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New Stations For FM Listeners To Try

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New Stations For FM Listeners To Try
BILL VIRGIN P-I reporter. Seattle Post - Intelligencer. Seattle, Wash.: Oct 28, 2004. pg. C.2

Abstract (Document Summary)
[Sandi Woodruff] has been working on several applications that have made it through the application pipeline. One is for 92.9 in the Seattle area, which will retransmit KGHO-LP (94.3), a low-power FM station with a rock-oldies format broadcasting in Aberdeen-Hoquiam.

The specific formats that those translators will carry haven't been announced. Woodruff, who consults with low-power FM stations, as well as commercial enterprises, says one idea is to tie LPFM stations and Web-based broadcasters into a sort of network that would use translators to cover the entire region. The low-power FM stations and the Webcasters would originate programming, since under FCC rules translators aren't allowed to originate programming themselves.

Fret not, "Music With Moskowitz" fans. While the Sunday evening version of the program is no more, what with the demise of KYCW-AM, the Madman's show of comedy and novelty songs is returning to Everett community station KSER-FM (90.7) noon-2 p.m. Saturdays. The theme for this week is Halloween songs.

Full Text (582 words)
Copyright Hearst Communications Inc., Hearst Newspapers Division Oct 28, 2004
RADIO BEAT

Radio listeners throughout the region are about to encounter some new stations on the dial, thanks to the addition of translators.

Translators are simply a way of retransmitting a station's signal, on a different frequency. They're often used by radio stations to cover shadows in their signal coverage caused by terrain, although the Federal Communications Commission also allows translator stations to extend a station's coverage beyond its primary territory.

Last year the FCC opened a filing window for translators and got swamped by 13,000 applications. The commission has since been working through the backlog of applicants and has granted some approvals, including in Seattle.

"It's going to be a very full FM band when they're done," says Sandi Woodruff, an Olympia-based broadcast engineering consultant.

Woodruff has been working on several applications that have made it through the application pipeline. One is for 92.9 in the Seattle area, which will retransmit KGHO-LP (94.3), a low-power FM station with a rock-oldies format broadcasting in Aberdeen-Hoquiam.

Two others in the Seattle area, at 94.5 and 97.7, were applied for by Sam-Sno Educational Media, which Woodruff says is a group interested in community radio.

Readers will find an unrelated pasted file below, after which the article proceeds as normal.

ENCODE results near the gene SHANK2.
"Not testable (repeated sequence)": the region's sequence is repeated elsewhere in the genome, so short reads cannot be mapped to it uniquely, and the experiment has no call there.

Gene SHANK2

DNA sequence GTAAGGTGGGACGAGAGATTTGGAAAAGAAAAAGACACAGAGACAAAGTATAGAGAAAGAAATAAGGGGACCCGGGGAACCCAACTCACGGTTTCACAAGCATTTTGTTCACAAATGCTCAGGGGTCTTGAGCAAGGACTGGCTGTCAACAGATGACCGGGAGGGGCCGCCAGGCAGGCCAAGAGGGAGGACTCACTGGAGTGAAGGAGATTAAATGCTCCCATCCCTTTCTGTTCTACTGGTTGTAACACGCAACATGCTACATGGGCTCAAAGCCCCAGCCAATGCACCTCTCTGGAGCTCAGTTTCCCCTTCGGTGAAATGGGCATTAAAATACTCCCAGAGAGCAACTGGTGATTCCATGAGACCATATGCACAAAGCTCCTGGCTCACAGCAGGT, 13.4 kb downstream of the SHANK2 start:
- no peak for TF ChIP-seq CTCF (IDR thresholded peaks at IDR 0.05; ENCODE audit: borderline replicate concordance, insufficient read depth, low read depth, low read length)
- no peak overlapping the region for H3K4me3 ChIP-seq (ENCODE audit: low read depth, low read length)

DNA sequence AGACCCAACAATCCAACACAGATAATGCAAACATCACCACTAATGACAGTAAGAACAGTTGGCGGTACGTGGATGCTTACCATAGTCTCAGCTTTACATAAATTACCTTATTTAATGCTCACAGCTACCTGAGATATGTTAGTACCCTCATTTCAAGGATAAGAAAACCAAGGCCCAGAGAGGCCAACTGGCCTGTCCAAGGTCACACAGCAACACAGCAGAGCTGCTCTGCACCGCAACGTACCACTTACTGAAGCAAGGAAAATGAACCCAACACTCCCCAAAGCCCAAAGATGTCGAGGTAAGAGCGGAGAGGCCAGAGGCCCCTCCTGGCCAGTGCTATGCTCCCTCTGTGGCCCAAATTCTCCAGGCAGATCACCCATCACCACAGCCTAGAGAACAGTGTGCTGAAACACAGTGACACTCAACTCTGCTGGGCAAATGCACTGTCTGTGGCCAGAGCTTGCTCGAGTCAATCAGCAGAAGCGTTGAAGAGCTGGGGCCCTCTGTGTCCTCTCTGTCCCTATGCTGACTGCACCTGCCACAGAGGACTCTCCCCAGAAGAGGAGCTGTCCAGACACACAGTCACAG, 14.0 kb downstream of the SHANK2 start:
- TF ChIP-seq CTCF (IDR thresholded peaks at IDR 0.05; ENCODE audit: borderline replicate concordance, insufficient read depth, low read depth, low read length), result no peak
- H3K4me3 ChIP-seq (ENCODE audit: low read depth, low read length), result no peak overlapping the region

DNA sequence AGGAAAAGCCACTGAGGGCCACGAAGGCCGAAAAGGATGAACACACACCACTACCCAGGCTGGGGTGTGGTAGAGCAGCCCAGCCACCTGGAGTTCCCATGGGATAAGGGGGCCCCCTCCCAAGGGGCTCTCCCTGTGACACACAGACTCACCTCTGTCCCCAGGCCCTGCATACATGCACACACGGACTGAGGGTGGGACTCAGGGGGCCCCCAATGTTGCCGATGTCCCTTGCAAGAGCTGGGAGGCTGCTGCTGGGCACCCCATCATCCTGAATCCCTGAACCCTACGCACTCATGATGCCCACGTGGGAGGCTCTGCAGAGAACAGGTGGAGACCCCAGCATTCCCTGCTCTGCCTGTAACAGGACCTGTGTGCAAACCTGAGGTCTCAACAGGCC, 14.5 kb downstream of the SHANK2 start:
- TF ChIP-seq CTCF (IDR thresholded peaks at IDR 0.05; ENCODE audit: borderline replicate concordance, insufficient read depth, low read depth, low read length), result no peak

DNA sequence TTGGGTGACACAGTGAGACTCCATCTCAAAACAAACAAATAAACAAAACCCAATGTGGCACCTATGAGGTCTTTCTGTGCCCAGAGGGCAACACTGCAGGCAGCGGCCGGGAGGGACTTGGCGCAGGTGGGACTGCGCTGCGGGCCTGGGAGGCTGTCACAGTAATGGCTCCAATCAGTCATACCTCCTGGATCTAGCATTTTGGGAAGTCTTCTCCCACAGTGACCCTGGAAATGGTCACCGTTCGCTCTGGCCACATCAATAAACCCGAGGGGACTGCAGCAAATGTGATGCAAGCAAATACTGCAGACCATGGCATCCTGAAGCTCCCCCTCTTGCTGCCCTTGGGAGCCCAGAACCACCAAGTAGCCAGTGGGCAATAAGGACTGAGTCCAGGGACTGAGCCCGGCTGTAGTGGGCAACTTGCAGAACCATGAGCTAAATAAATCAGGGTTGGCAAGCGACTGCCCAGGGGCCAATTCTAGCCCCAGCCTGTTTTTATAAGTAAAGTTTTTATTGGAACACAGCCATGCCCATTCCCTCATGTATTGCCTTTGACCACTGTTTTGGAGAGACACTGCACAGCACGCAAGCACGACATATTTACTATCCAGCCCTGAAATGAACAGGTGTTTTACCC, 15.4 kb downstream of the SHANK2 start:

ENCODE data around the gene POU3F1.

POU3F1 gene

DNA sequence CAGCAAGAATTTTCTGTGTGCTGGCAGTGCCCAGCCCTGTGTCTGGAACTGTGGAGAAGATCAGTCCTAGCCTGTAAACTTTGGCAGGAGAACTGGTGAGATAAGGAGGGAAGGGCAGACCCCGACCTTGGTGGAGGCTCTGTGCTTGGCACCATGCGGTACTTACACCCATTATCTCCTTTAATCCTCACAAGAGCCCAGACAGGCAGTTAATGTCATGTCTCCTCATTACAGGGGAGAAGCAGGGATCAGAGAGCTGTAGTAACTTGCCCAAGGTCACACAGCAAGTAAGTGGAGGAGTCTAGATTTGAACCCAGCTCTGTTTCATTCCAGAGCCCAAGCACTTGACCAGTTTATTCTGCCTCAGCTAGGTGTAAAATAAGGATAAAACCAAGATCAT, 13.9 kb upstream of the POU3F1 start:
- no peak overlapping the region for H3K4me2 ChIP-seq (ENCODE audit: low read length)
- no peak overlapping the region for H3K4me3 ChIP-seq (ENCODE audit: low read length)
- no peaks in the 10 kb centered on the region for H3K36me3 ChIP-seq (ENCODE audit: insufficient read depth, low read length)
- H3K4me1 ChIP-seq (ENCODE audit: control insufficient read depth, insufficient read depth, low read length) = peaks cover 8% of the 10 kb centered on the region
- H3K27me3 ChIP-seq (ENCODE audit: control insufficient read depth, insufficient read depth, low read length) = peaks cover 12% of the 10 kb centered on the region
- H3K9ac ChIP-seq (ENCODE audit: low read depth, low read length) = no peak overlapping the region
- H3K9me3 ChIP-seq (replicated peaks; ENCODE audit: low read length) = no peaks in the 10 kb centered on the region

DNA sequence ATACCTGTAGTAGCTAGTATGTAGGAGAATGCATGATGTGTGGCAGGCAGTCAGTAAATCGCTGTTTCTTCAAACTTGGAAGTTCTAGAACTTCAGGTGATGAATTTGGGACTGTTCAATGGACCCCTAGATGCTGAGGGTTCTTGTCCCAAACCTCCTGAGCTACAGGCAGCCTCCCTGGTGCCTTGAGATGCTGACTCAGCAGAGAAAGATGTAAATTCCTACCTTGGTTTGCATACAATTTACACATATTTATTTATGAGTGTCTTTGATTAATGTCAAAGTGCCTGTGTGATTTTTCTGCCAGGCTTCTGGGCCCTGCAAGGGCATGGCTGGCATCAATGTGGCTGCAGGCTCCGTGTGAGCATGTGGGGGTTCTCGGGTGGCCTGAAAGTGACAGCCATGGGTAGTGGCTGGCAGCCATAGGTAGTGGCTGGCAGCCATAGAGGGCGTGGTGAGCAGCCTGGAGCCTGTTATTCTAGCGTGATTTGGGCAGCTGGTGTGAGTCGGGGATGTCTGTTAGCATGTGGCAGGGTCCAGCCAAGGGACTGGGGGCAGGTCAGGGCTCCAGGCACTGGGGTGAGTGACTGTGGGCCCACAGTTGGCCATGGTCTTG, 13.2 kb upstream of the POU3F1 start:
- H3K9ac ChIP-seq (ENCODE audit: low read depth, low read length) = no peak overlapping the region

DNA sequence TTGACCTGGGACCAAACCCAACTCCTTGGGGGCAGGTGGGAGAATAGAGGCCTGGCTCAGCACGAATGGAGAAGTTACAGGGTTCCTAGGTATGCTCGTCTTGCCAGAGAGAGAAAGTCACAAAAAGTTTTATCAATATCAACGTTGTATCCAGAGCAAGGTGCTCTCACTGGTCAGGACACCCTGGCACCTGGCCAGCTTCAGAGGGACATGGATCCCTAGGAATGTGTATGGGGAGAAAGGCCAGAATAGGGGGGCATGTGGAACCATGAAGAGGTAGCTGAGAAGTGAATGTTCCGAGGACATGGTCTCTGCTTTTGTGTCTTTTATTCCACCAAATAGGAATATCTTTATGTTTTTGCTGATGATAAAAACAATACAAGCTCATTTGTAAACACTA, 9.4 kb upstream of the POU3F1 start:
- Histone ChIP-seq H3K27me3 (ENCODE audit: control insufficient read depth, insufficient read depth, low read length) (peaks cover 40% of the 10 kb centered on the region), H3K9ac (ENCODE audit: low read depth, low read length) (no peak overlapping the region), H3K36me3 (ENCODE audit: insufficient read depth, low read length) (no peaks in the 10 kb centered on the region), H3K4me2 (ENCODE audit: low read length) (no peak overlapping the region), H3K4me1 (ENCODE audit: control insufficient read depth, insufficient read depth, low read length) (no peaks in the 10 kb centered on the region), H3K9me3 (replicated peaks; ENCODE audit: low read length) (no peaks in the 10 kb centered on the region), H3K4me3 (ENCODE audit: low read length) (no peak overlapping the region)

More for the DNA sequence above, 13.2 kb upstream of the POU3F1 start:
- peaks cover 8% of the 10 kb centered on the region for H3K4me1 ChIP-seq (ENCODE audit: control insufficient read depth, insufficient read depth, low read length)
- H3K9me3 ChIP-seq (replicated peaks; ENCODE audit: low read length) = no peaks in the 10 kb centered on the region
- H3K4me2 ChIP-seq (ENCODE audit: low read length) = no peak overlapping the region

The specific formats that those translators will carry haven't been announced. Woodruff, who consults with low-power FM stations, as well as commercial enterprises, says one idea is to tie LPFM stations and Web-based broadcasters into a sort of network that would use translators to cover the entire region. The low-power FM stations and the Webcasters would originate programming, since under FCC rules translators aren't allowed to originate programming themselves.

One of the most prolific application filers has been Calvary Chapel of Twin Falls, Idaho, which uses translators to distribute two radio networks it operates, one for contemporary Christian music (with seven outlets in Washington, according to its Web site), the other with religious talk and instruction (25 translators in the state).

In other radio notes:

Fret not, "Music With Moskowitz" fans. While the Sunday evening version of the program is no more, what with the demise of KYCW-AM, the Madman's show of comedy and novelty songs is returning to Everett community station KSER-FM (90.7) noon-2 p.m. Saturdays. The theme for this week is Halloween songs.

Live performances on KEXP-FM (90.3) include The Femurs, 8 p.m. Saturday; Delgados, 11 a.m. Monday; The Hurricane Lamps, 1 p.m. Monday.

Orson Welles' classic production of "The War of the Worlds" airs on KUOW-FM (94.9) at 6 p.m. Saturday.

Infernal Noise Brigade performs on "Sonarchy" at midnight Saturday on KEXP-FM.

Jim Kampmann interviews David Ziskin, author of "The Real Police," on Sandusky Radio's public affairs programs which air Sunday at 5 a.m. on KLSY-FM (92.5), 5:30 a.m. on KIXI-AM (880), 6 a.m. on KWJZ-FM (98.9) and 7 a.m. on KKNW-AM (1150).

Kate Daniels interviews Marcia Angell, author of "The Truth About Drug Companies," on "Sunday Morning Magazine" at 5:30 a.m. Saturday on KRWM-FM (106.9).

Don Riggs' guests on "Introspect Northwest" at 7 a.m. Sunday on KMPS-FM (94.1) and KPTK-AM (1090) include author T.C. Boyle.

Smokey Robinson is the guest on "Rock and Roll Time Machine" at 7 a.m. and 8 p.m. Sunday on KBSG-FM (97.3).

Lee Callahan interviews BBC filmmaker Greg Palast about "Bush Family Fortune" on "Mountain Magazine" at 7:30 a.m. Sunday on KMTT- FM (103.7).

The Sunday edition of Jim French's "Imagination Theatre," heard at 9 p.m. Saturday and Sunday on KIXI-AM (880), includes a new adventure of Raffles the Gentleman Thief.

P-I reporter Bill Virgin can be reached at 206-448-8319 or billvirgin@seattlepi.com.

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